The two prerequisites for the admission of hearsay because of necessity are 1) necessity, and 2) particularized guarantees of trustworthiness. McKissick v. State, 263 Ga. 188 (429 SE2d 655) (1993). The first prerequisite is satisfied since the victim, who is now unavailable as a witness because she is deceased, made the statement. Id. at 189. As to the second requirement, the declaration of the decedent is admissible when it is coupled with circumstances which attribute verity to it. White v. White, 262 Ga. 168 (415 SE2d 467) (1992); see also C & S Bank of Albany v. Swain, 185 Ga. App. 881, 884 (366 SE2d 191) (1988) (Beasley, J., dissenting). Here, the statements were made by the victim to a sister in whom she placed great confidence and to whom she turned for help with her problems; considering the totality of the circumstances under which the statements were made, we find that there are sufficient indicia of trustworthiness. 2 The sister's hearsay testimony is, therefore, admissible. 3 Moreover, the testimony of the victim's sister was duplicated by that of another witness, relegating any error in the admission of this evidence to the harmless category. Hooten v. State, supra.
J. Tom Morgan, District Attorney, Barbara B. Conroy, Jeffrey H. Brickman, Robert M. Coker, Assistant District Attorneys, Michael J. Bowers, Attorney General, Susan V. Boleyn, Senior Assistant Attorney General, Paige M. Reese, Staff Attorney, for appellee.
1  The homicide occurred sometime between August 2, 1991 and August 5, 1991. The defendant was found guilty of murder on August 26, 1992; the trial court imposed a life sentence to run consecutively to any sentence the defendant was then serving. Motion for new trial was filed on September 25, 1992, and denied on October 14, 1992. The defendant filed notice of appeal in this Court on November 13, 1992. The appeal was docketed on December 8, 1992, and submitted for decision on briefs on January 22, 1993.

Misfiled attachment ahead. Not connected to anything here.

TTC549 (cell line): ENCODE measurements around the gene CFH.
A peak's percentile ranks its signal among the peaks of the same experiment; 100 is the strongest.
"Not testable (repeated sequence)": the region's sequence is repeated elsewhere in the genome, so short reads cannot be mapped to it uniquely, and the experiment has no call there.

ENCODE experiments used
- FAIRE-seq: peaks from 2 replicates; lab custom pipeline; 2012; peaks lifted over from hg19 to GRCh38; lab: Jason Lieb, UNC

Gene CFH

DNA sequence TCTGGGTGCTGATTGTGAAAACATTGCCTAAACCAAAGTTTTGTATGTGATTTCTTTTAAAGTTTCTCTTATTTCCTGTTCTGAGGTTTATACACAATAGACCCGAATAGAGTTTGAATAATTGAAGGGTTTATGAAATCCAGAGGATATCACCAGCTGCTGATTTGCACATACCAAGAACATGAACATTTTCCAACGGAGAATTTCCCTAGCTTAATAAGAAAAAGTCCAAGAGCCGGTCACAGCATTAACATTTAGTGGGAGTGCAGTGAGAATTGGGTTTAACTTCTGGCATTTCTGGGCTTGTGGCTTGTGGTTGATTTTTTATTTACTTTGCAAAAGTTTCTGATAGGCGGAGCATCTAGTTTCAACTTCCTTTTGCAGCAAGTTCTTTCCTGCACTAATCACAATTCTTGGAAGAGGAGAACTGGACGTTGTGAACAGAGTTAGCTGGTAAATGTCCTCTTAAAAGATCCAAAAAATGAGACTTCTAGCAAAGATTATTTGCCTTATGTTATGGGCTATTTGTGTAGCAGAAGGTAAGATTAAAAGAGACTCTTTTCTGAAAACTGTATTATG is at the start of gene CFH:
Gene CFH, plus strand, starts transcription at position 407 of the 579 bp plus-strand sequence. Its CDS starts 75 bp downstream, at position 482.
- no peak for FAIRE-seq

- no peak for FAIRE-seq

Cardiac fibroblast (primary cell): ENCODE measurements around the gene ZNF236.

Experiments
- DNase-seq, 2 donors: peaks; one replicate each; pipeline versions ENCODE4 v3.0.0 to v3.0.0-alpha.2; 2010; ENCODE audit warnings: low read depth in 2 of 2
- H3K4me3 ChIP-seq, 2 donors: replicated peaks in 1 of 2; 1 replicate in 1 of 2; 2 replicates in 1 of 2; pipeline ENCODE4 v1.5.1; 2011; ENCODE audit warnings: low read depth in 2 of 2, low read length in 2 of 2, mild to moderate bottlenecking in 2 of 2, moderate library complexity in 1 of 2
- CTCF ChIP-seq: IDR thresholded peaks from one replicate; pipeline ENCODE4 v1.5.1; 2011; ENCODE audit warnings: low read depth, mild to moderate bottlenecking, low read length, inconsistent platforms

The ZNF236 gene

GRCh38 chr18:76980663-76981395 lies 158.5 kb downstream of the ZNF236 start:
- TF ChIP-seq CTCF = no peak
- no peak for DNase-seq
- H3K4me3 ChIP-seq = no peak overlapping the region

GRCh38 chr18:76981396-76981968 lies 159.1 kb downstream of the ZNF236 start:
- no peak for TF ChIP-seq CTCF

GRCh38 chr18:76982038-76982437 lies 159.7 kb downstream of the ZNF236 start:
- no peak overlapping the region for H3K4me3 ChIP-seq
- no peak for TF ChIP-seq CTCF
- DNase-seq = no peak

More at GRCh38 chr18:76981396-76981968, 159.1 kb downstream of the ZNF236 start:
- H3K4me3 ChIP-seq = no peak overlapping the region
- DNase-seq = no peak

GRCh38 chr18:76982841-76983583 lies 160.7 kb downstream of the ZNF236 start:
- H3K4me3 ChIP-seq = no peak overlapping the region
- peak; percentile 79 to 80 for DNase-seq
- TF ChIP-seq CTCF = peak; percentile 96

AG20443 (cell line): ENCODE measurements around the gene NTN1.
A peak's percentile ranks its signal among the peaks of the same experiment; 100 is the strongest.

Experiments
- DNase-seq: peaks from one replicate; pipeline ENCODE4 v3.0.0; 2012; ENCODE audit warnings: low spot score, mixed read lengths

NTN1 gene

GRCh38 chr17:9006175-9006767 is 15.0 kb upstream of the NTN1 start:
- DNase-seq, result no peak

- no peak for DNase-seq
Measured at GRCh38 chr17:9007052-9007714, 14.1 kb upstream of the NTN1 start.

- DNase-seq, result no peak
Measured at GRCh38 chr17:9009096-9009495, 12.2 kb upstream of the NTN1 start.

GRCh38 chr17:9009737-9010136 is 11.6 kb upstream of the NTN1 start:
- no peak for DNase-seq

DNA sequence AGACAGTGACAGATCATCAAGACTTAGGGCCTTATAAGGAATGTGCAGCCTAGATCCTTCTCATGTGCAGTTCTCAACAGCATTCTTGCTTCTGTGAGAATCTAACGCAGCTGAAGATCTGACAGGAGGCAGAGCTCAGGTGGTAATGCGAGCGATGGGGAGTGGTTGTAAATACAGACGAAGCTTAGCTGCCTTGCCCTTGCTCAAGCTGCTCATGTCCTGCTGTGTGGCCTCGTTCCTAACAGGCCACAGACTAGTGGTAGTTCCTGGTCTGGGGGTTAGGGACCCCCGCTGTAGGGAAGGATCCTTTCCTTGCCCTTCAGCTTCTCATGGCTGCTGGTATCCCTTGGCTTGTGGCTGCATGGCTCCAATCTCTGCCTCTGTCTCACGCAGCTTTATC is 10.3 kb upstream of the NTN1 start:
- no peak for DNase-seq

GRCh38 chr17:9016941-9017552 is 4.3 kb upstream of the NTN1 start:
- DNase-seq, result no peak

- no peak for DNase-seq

2  While the victim's statements are corroborated by the testimony of another witness, the presence of corroborating evidence does not support a determination that a statement possesses sufficient indicia of reliability; instead, such corroborating evidence "more appropriately indicates that any error in admitting the statement might be harmless Idaho v. Wright, 497 U. S. 805 (110 SC 3139, 3150-3151, 111 LE2d 638) (1990).
3  We reiterate our holding in Swain v. C & S Bank of Albany, 258 Ga. 547 (372 SE2d 423) (1988), that a court need not look to the interest of a witness in determining the trustworthiness of a declarant's statement; indications that a witness has an interest in the case should speak to the credibility of the witness rather than the admissibility of the declarant's statement. Id. at 550.
W. Edward Nethery, for appellant.
Saturday May 23 07:28 EDT